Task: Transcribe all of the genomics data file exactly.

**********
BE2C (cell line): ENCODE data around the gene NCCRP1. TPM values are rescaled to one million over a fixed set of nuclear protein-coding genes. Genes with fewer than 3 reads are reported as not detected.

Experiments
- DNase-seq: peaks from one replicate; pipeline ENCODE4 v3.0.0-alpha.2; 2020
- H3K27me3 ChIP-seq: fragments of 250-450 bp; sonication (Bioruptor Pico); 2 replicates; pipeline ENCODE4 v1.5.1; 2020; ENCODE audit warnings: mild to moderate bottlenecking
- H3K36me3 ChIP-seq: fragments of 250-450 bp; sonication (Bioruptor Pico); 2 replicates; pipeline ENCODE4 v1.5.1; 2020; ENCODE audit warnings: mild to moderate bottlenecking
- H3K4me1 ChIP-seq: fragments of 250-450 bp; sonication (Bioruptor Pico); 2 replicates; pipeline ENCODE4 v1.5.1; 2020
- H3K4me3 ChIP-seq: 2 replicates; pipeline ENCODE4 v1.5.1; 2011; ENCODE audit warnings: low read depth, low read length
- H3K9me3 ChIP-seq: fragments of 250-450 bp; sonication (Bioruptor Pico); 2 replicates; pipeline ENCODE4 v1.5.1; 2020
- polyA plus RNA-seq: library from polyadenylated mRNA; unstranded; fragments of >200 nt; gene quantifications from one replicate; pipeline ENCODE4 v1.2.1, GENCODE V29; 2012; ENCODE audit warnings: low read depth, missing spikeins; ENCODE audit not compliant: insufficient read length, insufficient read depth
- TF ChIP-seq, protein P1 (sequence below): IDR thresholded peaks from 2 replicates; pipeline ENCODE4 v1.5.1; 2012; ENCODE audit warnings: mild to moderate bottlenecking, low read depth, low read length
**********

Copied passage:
BE2C (cell line): ENCODE data around the gene NCCRP1. TPM values are rescaled to one million over a fixed set of nuclear protein-coding genes. Genes with fewer than 3 reads are reported as not detected.

Experiments
- DNase-seq: peaks from one replicate; pipeline ENCODE4 v3.0.0-alpha.2; 2020
- H3K27me3 ChIP-seq: fragments of 250-450 bp; sonication (Bioruptor Pico); 2 replicates; pipeline ENCODE4 v1.5.1; 2020; ENCODE audit warnings: mild to moderate bottlenecking
- H3K36me3 ChIP-seq: fragments of 250-450 bp; sonication (Bioruptor Pico); 2 replicates; pipeline ENCODE4 v1.5.1; 2020; ENCODE audit warnings: mild to moderate bottlenecking
- H3K4me1 ChIP-seq: fragments of 250-450 bp; sonication (Bioruptor Pico); 2 replicates; pipeline ENCODE4 v1.5.1; 2020
- H3K4me3 ChIP-seq: 2 replicates; pipeline ENCODE4 v1.5.1; 2011; ENCODE audit warnings: low read depth, low read length
- H3K9me3 ChIP-seq: fragments of 250-450 bp; sonication (Bioruptor Pico); 2 replicates; pipeline ENCODE4 v1.5.1; 2020
- polyA plus RNA-seq: library from polyadenylated mRNA; unstranded; fragments of >200 nt; gene quantifications from one replicate; pipeline ENCODE4 v1.2.1, GENCODE V29; 2012; ENCODE audit warnings: low read depth, missing spikeins; ENCODE audit not compliant: insufficient read length, insufficient read depth
- TF ChIP-seq, protein P1 (sequence below): IDR thresholded peaks from 2 replicates; pipeline ENCODE4 v1.5.1; 2012; ENCODE audit warnings: mild to moderate bottlenecking, low read depth, low read length